I woke up at six am on Sunday morning to watch La Primavera only to find that the race had been neutralized because of snow. “Not the white fluffy stuff” Twitter told me, but the thick wet slushy stuff. The type that I used to ride in as a Cleveland bike messenger during Great Lake winters. I paid that no mind as I watched Italians talk about things I know about, but couldn’t comprehend. I spent the first hour of my morning listening to Italians, drinking coffee and eating a bowl of Kellogg’s Corn Flakes. Which was nice, but I was happy at 0:700/15:00 when the racing started.
I realize that Milan – San Remo is a long race (289k) and the notion that I could watch the whole thing and make it to work by ten without the delay was a pipe dream to begin with, but I’m sure the hour or so of neutralization didn’t help my cause. Either way I was stoked to watch/listen (once I found the Eurosport feed) as I ate breakfast.
Everyone was looking at Peter Sagan to take this one, but I had placed my money on Geraint Thomas (though my secret hope was Heinrich Hausler), but most assumed Team Sky would be riding for Edvald Boassen Haggen. It was not to be however as Thomas was taken out in a crash and EBH was dropped on the climb up the Cipressa. That left two SKY riders, Eisel and Stannard in the final group. It was Stannard who lit up the race.
I had to leave for work before the finish, but I delayed it to the last minute. On the ride to work I started thinking about Team SKY and playing cards. I don’t know much about card games, and the next few weeks will tell if SKY’s training camps over races strategy will pay off in the Classics but I started to think of SKY’s rosters as a stacked deck.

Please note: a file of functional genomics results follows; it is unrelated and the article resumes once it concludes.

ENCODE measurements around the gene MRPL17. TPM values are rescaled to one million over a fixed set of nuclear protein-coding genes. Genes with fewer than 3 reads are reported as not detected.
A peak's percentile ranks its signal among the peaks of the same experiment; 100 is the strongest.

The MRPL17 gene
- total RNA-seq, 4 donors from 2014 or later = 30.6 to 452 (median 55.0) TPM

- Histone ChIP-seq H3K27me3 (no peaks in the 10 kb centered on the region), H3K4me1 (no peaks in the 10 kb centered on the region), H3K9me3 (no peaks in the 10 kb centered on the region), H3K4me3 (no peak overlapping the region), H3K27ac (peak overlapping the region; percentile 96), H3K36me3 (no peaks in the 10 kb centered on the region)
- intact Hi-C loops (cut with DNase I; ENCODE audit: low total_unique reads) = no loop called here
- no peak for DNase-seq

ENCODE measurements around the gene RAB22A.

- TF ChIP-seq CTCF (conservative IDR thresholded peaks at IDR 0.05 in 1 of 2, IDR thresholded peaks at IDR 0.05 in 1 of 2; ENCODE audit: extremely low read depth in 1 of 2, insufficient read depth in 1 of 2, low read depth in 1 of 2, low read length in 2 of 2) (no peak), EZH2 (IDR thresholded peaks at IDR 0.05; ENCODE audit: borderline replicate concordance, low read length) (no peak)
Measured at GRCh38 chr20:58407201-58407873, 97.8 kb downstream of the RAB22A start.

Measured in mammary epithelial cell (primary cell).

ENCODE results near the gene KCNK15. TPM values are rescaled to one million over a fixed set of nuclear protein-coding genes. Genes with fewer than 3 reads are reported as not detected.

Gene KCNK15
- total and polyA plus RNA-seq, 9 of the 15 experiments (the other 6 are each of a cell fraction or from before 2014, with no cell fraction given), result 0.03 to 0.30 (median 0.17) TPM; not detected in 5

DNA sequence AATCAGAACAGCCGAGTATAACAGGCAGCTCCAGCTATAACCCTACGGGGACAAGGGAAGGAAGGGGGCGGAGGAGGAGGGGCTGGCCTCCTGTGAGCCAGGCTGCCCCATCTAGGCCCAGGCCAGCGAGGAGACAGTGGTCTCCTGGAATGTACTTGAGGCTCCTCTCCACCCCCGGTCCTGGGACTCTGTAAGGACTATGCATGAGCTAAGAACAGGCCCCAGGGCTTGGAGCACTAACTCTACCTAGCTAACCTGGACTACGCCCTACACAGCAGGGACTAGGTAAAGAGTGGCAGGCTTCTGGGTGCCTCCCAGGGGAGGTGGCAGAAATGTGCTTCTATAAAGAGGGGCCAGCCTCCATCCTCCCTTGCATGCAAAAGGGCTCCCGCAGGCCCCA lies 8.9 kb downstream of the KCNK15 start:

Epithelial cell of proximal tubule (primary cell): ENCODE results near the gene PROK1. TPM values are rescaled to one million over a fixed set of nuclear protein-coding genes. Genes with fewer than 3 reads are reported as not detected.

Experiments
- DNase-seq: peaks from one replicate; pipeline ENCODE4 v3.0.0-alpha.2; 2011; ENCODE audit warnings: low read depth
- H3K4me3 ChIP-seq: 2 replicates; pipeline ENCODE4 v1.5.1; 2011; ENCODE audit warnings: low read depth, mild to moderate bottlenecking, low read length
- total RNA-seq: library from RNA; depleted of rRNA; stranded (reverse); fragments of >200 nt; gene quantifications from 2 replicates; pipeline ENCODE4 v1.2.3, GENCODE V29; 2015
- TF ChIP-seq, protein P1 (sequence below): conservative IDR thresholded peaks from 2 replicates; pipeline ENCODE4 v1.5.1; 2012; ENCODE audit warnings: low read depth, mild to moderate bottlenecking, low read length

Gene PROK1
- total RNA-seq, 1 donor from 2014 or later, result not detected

At first the idea of their deck being stacked felt off, as stacking the deck – something I once learned how to do while playing Euchre at Boy Scout Summer Camp – is cheating (ignoring all thoughts of doping). However, in the case of Pro cycling, and pro sports in general its ok to stack your deck with kick ass riders, which is what SKY has done.
Most teams can afford one, or two stars, and bunch of other guys*. SKY isn’t much different, except the fact that their “other guys” could probably lead or co-lead teams all their own, but have for whatever reason decided to circumvent their own careers to work with the team.
SKY is also helped by the fact that they are nearly inseparable from the British Government which has targeted cycling as a sport belonging to them and have devoted huge resources to their pursuit of excellence.
Granted they were not the only ones to put two riders in the top ten. Omega Pharma – Quick-Step had Chavanel and Cavendish and Katusha also put two men in the top ten. Those results show the depth of those teams, just like SKY’s results show their depth. At the end of the game is about World Tour points (for those that care about those things, which I would argue SKY does) and they went along way toward getting theirs.
*To be clear, those “other guys” are still top notch riders and would school all but the most up and coming Cat1s/Elites